Buleleng Regency

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Buleleng Regency

Kabupaten Buleleng
Official seal of Buleleng Regency
Singa Ambaraja
Location of Buleleng Regency in Bali
Location of Buleleng Regency in Bali
Country Indonesia
Province Bali
 • RegentPutu Agus Suradnyana
 • Total527.37 sq mi (1,365.88 km2)
 (mid 2017)[1]
 • Total653,600
 • Density1,200/sq mi (480/km2)
Time zoneUTC+8 (WITA)
Area code(s)+62 362
Singaraja, the administrative centre, lies in Buleleng District
Part of the coast of Buleleng Regency
The Raja of Buleleng martyred with 400 followers, in an 1849 puputan against the Dutch. Le Petit Journal, 1849.
Studio portrait made by Woodbury & Page of the Raja of Buleleng and his secretary C1875.

Buleleng is a regency (kabupaten) of Bali, Indonesia. It has an area of 1,365.88 km2 and population of 624,125 at the 2010 Census;[2] the latest official estimate (as at mid 2017) is 653,600.[3] Its regency seat is at Singaraja.

Buleleng was founded as a kingdom by Gusti Panji Sakti, who ruled c. 1660-c. 1700. He is commemorated as a heroic ancestor-figure who expanded the power of Buleleng to Blambangan on East Java.[4] The kingdom was weakened during his successors, and fell under the suzerainty of the neighbouring Karangasem kingdom in the second half of the 18th century. It was headed by an autonomous branch of the Karangasem Dynasty in 1806-1849.

The Dutch attacked Buleleng in 1846, 1848 and 1849, and defeated it on the last occasion.[5] Buleleng was incorporated in the Dutch colonial system and lost its autonomy in 1882. In 1929 a descendant of Gusti Panji Sakti, the renowned scholar Gusti Putu Jelantik, was appointed regent by the Dutch. He died in 1944, during the Japanese occupation of Indonesia. His son was a well-known novelist, Anak Agung Nyoman Panji Tisna. In 1947, Anak Agung Pandji Tisna surrendered the throne to his younger brother, Anak Agung Ngurah Ketut Djelantik, known as Meester Djelantik, until 1950. In 1949-50 Buleleng, like the rest of Bali, was incorporated in the unitary republic of Indonesia.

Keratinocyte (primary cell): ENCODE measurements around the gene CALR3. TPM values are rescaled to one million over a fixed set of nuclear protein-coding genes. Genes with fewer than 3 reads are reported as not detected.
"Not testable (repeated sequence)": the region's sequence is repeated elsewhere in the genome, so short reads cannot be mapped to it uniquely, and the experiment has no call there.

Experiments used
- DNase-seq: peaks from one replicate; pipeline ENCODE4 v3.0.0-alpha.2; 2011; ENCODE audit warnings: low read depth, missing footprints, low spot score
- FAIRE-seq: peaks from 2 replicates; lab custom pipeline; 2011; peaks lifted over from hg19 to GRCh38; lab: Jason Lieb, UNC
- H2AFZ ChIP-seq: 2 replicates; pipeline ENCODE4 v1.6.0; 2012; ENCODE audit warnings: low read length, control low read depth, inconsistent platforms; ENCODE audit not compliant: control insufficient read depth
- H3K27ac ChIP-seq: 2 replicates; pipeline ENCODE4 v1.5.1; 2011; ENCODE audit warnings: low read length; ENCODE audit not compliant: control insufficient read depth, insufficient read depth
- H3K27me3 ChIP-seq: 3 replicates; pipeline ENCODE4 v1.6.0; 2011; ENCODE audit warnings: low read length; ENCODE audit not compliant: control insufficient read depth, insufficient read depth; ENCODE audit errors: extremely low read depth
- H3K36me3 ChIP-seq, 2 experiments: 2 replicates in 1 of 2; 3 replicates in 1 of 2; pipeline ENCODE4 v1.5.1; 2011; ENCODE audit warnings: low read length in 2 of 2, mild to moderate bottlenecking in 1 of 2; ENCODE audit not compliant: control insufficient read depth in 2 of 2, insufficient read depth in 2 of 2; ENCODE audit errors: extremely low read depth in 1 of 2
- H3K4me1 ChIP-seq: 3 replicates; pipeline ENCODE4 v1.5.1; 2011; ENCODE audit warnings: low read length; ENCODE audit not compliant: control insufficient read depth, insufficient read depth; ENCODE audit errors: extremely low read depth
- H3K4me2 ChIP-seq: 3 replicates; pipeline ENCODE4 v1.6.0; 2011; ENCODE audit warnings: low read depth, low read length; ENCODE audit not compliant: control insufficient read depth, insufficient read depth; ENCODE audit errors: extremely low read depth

Administrative districts[edit]

The regency is divided into nine districts (kecamatan), tabulated below with their areas and population totals from the 2010 Census[6] and the official estimates for mid 2017.[7] The table also includes the number of administrative villages (rural desa and urban kelurahan) in each district, and its postal codes.

Name Area
in km2
mid 2017[9]
Gerokgak (a) 356.57 78,825 83,890 14 81155
Seririt 111.78 69,572 72,570 21 81153
Busungbiu 196.62 39,719 40,820 15 81154
Banjar 172.60 68,960 72,260 17 81152
Sukasada 172.93 72,050 77,090 15 81161
Buleleng 46.94 128,899 136,790 29 81111
Sawan 92.52 58,578 60,480 14 81171
Kubutambahan 118.24 53,765 55,550 13 81172
Tejakula 97.68 53,757 54,150 10 81173
Totals 1,365.88 624,125 653,600 148

Note: (a) included offshore Menjangan Island.


Lt.Col. Wisnu Airfield is located in the Sumberkima village.

Research of a new airport was completed in 2017, due to the congestion of Ngurah Rai International Airport. The new two-runway airport will be built in the east part of Buleleng Regency, and will be connected by railway to the existing airport.[10] Kubutambahan, 15 kilometers east of Singaraja, was decided to be the new airport site over two other candidates, Sangsit and Gerokgak, after taking into account geographical conditions, wind speed, wind direction, and other factors.[11]

Pearl producers[edit]

Many big pearl producers have developed a 130.9 hectares in Gerokgak village as an area for pearl breeding and world-class pearl productions. It will enlarge to 250 hectares swath of water stretching from Gerokgak to Kubutambahan.[12]


Pura Beji Sangsit in Sawan District.


  1. ^ Badan Pusat Statistik, Jakarta, 2020.
  2. ^ Biro Pusat Statistik, Jakarta, 2011.
  3. ^ Badan Pusat Statistik, Jakarta, 2020.
  4. ^ H.J. de Graaf, 'Goesti Pandji Sakti, vorst van Boeleleng', Tijdschrift voor Indische Taal-, Land- en Volkenkunde 83:1 1949.
  5. ^ Pringle, pp. 96-100
  6. ^ Biro Pusat Statistik, Jakarta, 2011.
  7. ^ Badan Pusat Statistik, Jakarta, 2020.
  8. ^ Biro Pusat Statistik, Jakarta, 2011.
  9. ^ Badan Pusat Statistik, Jakarta, 2020.
  10. ^ "Expanded Bali airport to be at full capacity by 2017". Archived from the original on 2012-08-11. Retrieved June 23, 2012.
  11. ^ "Kubutambahan to become airport site". July 31, 2012. Archived from the original on 2012-08-04. Retrieved 2012-07-31.
  12. ^ http://www.thejakartapost.com/news/2011/07/13/north-bali-coast-boasts-major-pearl-producers.html

External links[edit]

Coordinates: 8°12′S 114°57′E / 8.200°S 114.950°E / -8.200; 114.950